As liaisons, Vanyo and Cpl. April Prock dedicate their time to working with the city's mentally ill and homeless population. Usually, they find out who's in need of assistance through patrol officers and call logs. Sometimes concerned family members will call the department directly.

Throughout Vanyo's career, he's observed an increase in people in the area who have schizophrenia, paranoia and anxiety.

"There's kind of a constant theme we run across where people think they're being followed," he said. "Their phones are being hacked; they're being tracked by drones. People think that their house is being broken into and people are tampering with their food. It's these extreme paranoias that (are) eye-opening."

There are countless reasons why Vanyo is encountering more cases of mental illness, but he believes decreased stigma and increased drug use could be two of them.

Throughout his career, Vanyo also has observed that mental health and addiction issues often go hand in hand with homelessness.

For some people, their mental health issues were relatively manageable prior to the COVID-19 pandemic. Constant changes, isolation and increased costs made their existing struggles insurmountable.

"Carrying through is easier," said Fayme Stringer Henry, social worker at the Mission. "Then a brick wall comes in front of you, and it's hard to rebuild."

At that time, the Mission began to serve more homeless people with mental health issues and, to accommodate them, the nonprofit partnered with local behavioral health and addiction service providers.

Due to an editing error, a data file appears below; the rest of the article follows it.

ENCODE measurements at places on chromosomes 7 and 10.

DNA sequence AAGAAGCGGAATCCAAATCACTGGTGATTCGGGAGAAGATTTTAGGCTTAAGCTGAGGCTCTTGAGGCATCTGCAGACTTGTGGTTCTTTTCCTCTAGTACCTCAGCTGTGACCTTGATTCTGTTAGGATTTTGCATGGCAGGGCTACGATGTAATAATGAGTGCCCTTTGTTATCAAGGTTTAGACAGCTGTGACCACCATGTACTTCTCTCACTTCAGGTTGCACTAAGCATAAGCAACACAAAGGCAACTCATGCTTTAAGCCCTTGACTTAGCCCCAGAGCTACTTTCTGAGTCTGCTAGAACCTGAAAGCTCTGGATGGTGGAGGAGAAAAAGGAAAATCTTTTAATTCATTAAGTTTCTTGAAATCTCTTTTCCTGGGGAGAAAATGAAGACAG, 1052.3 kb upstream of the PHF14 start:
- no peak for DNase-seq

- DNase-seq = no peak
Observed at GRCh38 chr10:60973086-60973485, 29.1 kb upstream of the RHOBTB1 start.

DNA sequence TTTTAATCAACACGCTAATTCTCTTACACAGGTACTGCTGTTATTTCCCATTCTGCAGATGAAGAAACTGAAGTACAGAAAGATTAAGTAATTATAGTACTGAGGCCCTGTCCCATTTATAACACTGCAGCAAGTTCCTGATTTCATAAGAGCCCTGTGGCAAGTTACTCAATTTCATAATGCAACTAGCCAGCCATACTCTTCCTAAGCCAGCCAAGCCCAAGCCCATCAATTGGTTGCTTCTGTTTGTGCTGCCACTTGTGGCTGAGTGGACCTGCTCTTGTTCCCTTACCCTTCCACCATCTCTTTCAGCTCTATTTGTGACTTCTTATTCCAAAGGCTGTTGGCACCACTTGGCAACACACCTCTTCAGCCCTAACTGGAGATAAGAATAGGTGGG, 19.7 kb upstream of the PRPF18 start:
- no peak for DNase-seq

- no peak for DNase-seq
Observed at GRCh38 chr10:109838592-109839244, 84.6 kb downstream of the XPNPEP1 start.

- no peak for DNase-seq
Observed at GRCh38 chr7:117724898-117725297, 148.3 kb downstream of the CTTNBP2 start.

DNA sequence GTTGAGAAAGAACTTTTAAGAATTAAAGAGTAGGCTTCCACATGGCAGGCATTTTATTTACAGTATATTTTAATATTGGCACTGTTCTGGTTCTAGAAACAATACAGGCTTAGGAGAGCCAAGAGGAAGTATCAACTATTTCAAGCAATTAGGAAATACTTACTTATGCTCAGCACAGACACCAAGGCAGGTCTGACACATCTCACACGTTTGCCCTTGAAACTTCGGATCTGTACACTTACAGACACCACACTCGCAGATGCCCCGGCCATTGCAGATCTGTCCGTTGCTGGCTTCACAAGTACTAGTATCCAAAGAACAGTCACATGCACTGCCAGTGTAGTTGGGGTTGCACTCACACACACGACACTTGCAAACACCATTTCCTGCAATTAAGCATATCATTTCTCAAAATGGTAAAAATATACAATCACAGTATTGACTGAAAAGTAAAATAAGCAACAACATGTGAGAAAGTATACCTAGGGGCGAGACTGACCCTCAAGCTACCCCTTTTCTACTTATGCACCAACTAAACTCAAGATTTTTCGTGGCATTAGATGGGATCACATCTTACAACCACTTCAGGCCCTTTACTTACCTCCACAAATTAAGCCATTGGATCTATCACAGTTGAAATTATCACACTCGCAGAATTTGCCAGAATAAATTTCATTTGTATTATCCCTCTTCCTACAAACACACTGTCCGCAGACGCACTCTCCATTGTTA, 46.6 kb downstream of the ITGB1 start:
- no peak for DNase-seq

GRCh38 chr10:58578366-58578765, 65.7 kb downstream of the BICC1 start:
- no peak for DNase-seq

"It started out with some Zoom calls from their staff with our clients, and it was a once a week thing," Shirek said. "Now we've been doing five days a week."

The Mission's emergency shelter hasn't been at maximum occupancy (150 clients) since around 2017, the year Shirek became director. Finding housing for clients was easier then, she said, because many were without barriers like criminal records, substantial debts, mental health and substance use issues.

"Now we're seeing the high fruit on the tree," Shirek said. "Not the low-hanging fruit anymore, not the easy ones, but the people with significant mental health issues. Significant. Finding places for them to go has been really, really difficult."

Nowadays, there are usually around 30 clients at the shelter, with slightly more in the winter, Shirek said. As of Aug. 23, there were 32 clients.

"We have shelters and the street over here, and then we have (the North Dakota State Hospital) over here, and it's hard to find anything in the middle," Shirek said. "It's hard to find a place where those people with critical needs can go."

These are very vulnerable people, who've gone through trauma experiences to end up homeless, and often struggle to remain hopeful, Stringer Henry said.

"This is a hard job," she said. "I think it takes a certain type of person to be able to handle the things that (we) hear, and then dish back hope. That's the important part, I think, is making sure people realize that this isn't the end of the road for them."